Shepherds are smart. But you have to be one step ahead of her. When she goes out, you go out with her and when she pees and poops outside you praise her for being a good girl. She'll get the picture. And if it doesn't work, then you call a professional trainer for help.
I have a half shepherd, and she's sweet as can be. She'd rather be not in the house, but either in her kennel or outside. Problem is that she should be out longer or more often. She's also an escape artist. But the general consensus is that if you get involved in her life, playing with her, going for walks, going out when she needs to go to the bathroom, etc, she'll get the drift. like with a kid, consistency is essential.
L.M. answers from Detroit on November 15, 2008
I sat in the kitchen with my dog and let him out the minute he looked like he had to go. You will have to watch him, it sounds like the paceing is a cue to go. Even if you let him out and he doesn't go, it will be good practice for him to know you are there and willing to let him out. Glad you got a
dog that needed a good home.
P.L. answers from Detroit on November 16, 2008
There is some great advise here. My mom is a big fan of Cesar Milan so that book may help with an older dog.
She also trains her dogs to ring a bell on the door handles. I thought it was strange at first but her German Shepard does ring the bells when he wants out. What she did was every time she would put him out she would ring the bells with him standing there. He now will ring them with his nose when he wants out wether to go to the bathroom or just to go out side sometimes its annoying :) but it works great for her. She has them both on the front door and back. It also works great for her to know when the grand kids come in and out of the house. or to let her know someone opened the door while she is there alone.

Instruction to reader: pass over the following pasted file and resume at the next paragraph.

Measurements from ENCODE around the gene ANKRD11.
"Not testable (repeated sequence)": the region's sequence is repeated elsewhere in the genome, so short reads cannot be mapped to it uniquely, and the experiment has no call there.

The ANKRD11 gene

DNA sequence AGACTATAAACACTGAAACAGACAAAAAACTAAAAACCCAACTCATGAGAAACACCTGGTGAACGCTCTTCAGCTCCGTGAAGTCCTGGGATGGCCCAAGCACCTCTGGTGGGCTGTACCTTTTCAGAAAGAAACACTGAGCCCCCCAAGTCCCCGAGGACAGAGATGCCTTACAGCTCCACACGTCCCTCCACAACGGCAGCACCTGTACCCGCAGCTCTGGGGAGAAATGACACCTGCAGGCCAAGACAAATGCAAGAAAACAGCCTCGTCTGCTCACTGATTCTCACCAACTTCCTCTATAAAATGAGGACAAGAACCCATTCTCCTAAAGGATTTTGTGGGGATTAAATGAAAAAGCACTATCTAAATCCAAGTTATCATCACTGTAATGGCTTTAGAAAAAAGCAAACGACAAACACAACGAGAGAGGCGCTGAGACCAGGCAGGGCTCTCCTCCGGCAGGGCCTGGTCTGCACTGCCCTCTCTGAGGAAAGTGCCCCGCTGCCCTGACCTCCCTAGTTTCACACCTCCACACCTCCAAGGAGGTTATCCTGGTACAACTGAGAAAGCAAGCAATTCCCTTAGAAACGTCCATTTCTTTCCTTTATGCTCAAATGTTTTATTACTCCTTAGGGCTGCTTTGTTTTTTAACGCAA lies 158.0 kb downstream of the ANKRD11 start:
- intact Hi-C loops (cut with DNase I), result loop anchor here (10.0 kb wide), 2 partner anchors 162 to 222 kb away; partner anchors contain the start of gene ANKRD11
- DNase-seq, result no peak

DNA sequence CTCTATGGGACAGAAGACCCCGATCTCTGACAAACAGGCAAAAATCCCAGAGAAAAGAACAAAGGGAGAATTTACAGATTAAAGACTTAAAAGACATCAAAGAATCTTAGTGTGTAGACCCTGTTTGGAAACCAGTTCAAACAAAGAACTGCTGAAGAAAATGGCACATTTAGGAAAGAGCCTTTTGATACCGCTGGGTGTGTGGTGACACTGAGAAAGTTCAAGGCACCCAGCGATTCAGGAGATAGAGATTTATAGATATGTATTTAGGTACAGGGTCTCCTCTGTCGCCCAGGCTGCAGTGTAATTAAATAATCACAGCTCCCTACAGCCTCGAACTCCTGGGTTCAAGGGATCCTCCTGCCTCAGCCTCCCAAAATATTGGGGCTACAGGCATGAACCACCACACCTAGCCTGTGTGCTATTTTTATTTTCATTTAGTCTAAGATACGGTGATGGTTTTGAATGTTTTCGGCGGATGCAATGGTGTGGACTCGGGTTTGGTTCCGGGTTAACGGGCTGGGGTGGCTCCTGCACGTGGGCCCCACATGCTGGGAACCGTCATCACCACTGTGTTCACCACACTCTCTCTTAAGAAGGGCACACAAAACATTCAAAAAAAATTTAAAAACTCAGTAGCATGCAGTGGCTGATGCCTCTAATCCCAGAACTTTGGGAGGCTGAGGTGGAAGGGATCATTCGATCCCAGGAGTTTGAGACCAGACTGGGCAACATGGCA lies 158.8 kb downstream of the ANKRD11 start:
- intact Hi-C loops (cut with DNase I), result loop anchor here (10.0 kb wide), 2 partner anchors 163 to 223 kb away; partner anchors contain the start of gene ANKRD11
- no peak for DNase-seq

I would see if you can find a set that she isn't afraid of and just start letting her out every hour and ringing the bells before you open the door, Shepards are very intelligent dogs and it shouldn't take long for her to realize that is her key and the fact that she is safe in your house no other animals for her contend with love and praise should work it just may take a few weeks for her to become comfortable in your home, along with some an obiance train class that may help her come out of her shell.
J.V. answers from Grand Rapids on November 16, 2008
My name is J. and I have been working for Veterinarians for 28 years. We find that sometimes dogs know they need to go to the door, but don't know what to do after that. Then they wait as long as they can & when know one comes, accidents occur. Start back at basics. She should be brought outside after play, after she wakes & 20 minutes after she eats each meal. Then hang some jingle bells on the door handle and every time you take her through the door ring the jingle the bells. She will then associate jingling the bells w/ outside to go potty, then when she needs to go outside to go, she will learn to jingle the bells herself rather than waiting at the door hoping someone notices she is there. It's alot easier to teach a dog to jingle the bells than it is to teach them to bark at the door & much more pleasant to listen to!! Good luck!! J.
S.M. answers from Saginaw on November 16, 2008
Hello N., The problem is that your new dog never learned to go outside, so she has no idea what you want from her. Pick up any poo from the house and place it outside where you want her to go. Dogs are scent motivated. Keep her on a leash when she is in the house so that there is no oppertunities for accedents. You can tie the lease to her crate or keep her with you where ever you go. Take her outside on a set time frame, every couple of hours at first. Set a timer if it helps. Take her to her spot outside and give her time to sniff around and go. If she does go then allow her to have an hour of freedom in the house with lots of praise and attention. If she doesn't go then put her back on the leash indoors and ignore her completely until her next vernture outside, which should be sooner than the 2 hour time frame. Give her food as soon as she gets up in the morning, and a couple of hours before bedtime. Allow her to have water after each trip outside. The rest of the time keep her food and water bowls up. This will train her body to go at regular times throughout the day. Don't scold her when she has accidents, it will only make her fearful of you, and more confused. By training yourself to her routine the dog will follow suit. Much like children wouldn't you say? LOL. Good luck.